The critical thing to keep in mind about bonding and grounding is that at the Service Panel, the Neutral Wires (white wires) and the Equipment Ground Wires (bare copper—sometimes green coated wires) join together on the Neutral/Ground bar.  So in the Service Panel you will find all of these white and bare copper wires connected to the same termination bar.

I really don’t want to get into the reasons why this is so in this post.  Just keep in mind that in a Remote Distribution Panel (sub-panel) the equipment ground wires and neutral wires cannot be joined together.  In fact even at switches and receptacles or anywhere else wires are brought together—-the equipment ground wires and neutral wires must never be connected together.

The reason for this is that there is a small amount of current that always flows on the neutral wire in the normal operation of appliances etc and you do not want that current running on the bare ground wires–these wires are connected to things you might touch and thus become a shock hazard.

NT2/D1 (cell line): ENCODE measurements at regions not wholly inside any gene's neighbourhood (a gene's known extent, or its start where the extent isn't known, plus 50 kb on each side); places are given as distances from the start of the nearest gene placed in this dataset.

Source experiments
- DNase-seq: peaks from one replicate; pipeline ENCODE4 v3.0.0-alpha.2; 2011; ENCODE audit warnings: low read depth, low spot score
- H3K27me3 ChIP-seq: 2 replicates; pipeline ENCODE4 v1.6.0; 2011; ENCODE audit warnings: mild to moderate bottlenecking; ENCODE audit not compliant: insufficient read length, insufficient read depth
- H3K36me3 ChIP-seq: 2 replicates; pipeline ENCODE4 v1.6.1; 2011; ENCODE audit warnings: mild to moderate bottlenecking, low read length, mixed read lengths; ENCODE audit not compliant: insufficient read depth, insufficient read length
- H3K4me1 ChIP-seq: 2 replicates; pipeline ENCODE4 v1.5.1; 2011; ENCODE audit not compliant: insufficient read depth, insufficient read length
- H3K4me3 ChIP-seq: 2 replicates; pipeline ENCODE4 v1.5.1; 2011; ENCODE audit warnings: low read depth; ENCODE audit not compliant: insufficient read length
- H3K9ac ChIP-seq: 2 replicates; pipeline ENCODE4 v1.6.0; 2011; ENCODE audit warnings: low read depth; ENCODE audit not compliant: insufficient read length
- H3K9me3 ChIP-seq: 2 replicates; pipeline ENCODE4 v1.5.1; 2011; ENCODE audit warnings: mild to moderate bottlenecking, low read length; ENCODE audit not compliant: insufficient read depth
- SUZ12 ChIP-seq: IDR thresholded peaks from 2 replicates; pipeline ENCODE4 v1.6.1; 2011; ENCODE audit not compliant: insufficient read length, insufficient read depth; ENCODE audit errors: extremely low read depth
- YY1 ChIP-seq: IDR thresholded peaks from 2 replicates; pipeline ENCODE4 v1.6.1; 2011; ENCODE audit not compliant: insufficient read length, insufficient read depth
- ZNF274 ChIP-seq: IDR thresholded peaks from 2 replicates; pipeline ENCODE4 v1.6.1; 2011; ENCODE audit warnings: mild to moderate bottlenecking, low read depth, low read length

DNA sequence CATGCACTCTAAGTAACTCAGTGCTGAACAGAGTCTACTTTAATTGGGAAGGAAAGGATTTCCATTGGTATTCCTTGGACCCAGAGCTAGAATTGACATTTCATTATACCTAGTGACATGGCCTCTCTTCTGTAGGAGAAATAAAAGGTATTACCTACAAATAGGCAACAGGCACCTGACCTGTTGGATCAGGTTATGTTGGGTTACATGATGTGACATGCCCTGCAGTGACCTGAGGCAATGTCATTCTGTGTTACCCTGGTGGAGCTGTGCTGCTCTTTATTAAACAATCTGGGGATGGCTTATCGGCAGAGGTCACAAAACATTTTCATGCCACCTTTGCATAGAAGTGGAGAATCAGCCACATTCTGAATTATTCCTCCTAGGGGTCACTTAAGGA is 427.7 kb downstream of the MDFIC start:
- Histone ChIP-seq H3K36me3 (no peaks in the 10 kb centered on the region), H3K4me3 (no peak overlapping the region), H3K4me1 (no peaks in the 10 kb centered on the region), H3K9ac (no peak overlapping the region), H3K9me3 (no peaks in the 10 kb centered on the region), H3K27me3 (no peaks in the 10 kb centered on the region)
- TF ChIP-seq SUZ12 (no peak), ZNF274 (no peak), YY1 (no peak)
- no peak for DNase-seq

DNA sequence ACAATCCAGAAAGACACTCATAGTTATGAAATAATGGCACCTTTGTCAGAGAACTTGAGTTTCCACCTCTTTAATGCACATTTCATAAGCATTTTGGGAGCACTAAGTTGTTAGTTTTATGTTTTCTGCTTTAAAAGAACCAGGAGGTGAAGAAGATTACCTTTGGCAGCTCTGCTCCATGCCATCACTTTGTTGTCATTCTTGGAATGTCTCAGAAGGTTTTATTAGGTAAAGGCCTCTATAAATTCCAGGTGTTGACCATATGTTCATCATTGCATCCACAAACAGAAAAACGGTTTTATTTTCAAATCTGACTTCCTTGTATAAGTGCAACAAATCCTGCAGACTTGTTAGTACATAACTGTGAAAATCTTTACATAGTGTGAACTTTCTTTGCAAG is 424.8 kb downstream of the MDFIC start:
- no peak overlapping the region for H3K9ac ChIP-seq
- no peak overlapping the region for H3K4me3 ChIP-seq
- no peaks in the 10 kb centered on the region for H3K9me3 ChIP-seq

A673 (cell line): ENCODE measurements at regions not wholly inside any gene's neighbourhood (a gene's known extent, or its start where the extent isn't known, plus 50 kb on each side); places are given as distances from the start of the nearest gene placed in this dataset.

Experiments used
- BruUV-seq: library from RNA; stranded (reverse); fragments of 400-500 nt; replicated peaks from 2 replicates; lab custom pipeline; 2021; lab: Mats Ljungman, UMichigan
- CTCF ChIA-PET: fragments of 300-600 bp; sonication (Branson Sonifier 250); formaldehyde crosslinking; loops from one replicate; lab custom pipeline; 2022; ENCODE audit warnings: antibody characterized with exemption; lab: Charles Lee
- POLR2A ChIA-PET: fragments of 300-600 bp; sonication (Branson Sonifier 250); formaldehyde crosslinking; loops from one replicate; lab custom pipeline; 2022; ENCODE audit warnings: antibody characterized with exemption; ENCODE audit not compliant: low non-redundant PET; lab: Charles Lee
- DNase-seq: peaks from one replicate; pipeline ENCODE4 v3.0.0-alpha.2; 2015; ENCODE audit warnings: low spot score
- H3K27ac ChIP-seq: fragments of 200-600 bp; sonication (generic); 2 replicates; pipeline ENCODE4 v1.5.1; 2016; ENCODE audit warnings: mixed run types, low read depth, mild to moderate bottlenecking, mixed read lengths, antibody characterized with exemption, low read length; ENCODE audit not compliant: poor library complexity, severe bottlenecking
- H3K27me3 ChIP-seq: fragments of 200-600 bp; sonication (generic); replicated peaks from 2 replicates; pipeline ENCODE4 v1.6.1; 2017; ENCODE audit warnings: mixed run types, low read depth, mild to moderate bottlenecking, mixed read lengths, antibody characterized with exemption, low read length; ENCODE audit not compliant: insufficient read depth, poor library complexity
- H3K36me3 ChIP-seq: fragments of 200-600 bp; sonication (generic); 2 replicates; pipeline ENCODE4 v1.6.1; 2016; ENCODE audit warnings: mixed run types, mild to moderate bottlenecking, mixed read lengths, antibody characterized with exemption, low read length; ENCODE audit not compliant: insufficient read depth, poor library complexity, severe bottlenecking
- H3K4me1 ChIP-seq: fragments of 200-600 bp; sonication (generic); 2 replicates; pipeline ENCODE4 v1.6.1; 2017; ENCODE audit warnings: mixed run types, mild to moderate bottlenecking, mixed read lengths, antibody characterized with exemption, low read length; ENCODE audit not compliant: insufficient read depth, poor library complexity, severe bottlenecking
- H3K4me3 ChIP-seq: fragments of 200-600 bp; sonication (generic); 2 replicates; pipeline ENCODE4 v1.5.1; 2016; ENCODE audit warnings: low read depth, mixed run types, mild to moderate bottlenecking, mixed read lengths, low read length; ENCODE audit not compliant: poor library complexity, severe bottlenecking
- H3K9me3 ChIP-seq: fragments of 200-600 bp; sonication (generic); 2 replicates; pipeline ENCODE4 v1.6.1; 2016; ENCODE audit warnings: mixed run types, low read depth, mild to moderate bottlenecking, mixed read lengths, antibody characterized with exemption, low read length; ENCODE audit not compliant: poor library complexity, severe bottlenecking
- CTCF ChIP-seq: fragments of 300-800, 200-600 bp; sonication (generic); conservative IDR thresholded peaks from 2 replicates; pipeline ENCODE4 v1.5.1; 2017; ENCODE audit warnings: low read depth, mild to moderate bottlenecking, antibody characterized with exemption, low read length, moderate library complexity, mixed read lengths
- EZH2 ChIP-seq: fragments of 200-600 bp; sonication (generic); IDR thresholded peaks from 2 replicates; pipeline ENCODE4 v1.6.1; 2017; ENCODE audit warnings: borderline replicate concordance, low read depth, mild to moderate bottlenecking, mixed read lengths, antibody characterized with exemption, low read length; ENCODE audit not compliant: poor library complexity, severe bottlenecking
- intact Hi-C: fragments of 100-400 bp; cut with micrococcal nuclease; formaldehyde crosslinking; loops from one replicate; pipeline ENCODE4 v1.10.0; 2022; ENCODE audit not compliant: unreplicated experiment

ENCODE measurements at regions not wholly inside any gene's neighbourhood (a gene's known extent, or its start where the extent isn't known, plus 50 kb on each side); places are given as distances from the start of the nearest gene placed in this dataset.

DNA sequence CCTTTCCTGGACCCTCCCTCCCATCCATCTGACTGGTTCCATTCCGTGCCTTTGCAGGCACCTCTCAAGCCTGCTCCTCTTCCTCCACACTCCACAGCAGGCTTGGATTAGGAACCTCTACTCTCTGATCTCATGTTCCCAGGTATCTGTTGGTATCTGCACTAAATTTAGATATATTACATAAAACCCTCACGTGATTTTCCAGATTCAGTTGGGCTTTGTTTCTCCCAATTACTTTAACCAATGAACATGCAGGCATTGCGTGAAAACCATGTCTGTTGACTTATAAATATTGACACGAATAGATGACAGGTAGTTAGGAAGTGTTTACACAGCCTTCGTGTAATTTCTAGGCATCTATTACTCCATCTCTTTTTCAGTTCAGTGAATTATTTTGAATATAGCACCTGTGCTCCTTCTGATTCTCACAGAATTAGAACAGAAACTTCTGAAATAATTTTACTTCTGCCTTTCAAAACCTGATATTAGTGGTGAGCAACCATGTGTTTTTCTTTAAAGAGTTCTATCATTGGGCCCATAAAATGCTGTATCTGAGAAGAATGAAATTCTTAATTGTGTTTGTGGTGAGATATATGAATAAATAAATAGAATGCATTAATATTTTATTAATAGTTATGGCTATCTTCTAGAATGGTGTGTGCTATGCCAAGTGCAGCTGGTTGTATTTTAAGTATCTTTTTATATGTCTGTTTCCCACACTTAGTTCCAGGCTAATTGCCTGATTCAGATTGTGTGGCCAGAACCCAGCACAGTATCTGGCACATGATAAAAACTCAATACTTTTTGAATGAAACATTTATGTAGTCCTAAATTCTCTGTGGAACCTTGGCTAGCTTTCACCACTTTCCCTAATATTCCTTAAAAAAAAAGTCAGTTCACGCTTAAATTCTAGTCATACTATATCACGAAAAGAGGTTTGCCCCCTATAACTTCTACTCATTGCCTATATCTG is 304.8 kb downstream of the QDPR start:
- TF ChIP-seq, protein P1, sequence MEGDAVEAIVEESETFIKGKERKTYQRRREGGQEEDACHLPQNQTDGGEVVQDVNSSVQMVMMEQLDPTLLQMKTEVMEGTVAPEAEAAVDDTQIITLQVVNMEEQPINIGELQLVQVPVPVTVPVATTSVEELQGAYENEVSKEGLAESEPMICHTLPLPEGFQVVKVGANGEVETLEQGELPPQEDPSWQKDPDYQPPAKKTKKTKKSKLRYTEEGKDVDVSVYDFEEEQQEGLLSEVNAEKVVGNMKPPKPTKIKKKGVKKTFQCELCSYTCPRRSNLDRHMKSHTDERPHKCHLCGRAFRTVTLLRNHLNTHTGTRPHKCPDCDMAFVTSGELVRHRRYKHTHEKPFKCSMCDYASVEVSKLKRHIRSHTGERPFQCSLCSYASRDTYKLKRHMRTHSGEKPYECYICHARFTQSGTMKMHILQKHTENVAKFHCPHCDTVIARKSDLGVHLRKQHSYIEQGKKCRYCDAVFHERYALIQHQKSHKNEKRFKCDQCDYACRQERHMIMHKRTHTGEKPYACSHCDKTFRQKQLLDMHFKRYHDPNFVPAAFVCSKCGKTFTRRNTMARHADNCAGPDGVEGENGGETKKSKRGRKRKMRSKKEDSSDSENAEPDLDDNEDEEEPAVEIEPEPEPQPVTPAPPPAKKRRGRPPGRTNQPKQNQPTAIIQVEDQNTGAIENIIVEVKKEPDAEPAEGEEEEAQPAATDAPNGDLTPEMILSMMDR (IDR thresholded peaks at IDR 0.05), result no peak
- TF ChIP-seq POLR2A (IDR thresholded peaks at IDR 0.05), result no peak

So now let’s look at the electrical panel in the picture below.

This panel is a sub-panel.

On the left side of the picture we can see all the bare copper wires that are all the equipment ground wires of the individual circuits.  There is  a big copper wire connected to the ground bar that goes off to a gas pipe—out through the top of the panel.  Now aside from the fact that there are some issues with the way all of these bare ground wires are terminated in terms of the number of wires under each screw, the thing I want you to pay attention to is that they are all connected to their own little metal bar that is connected directly to the metal box itself.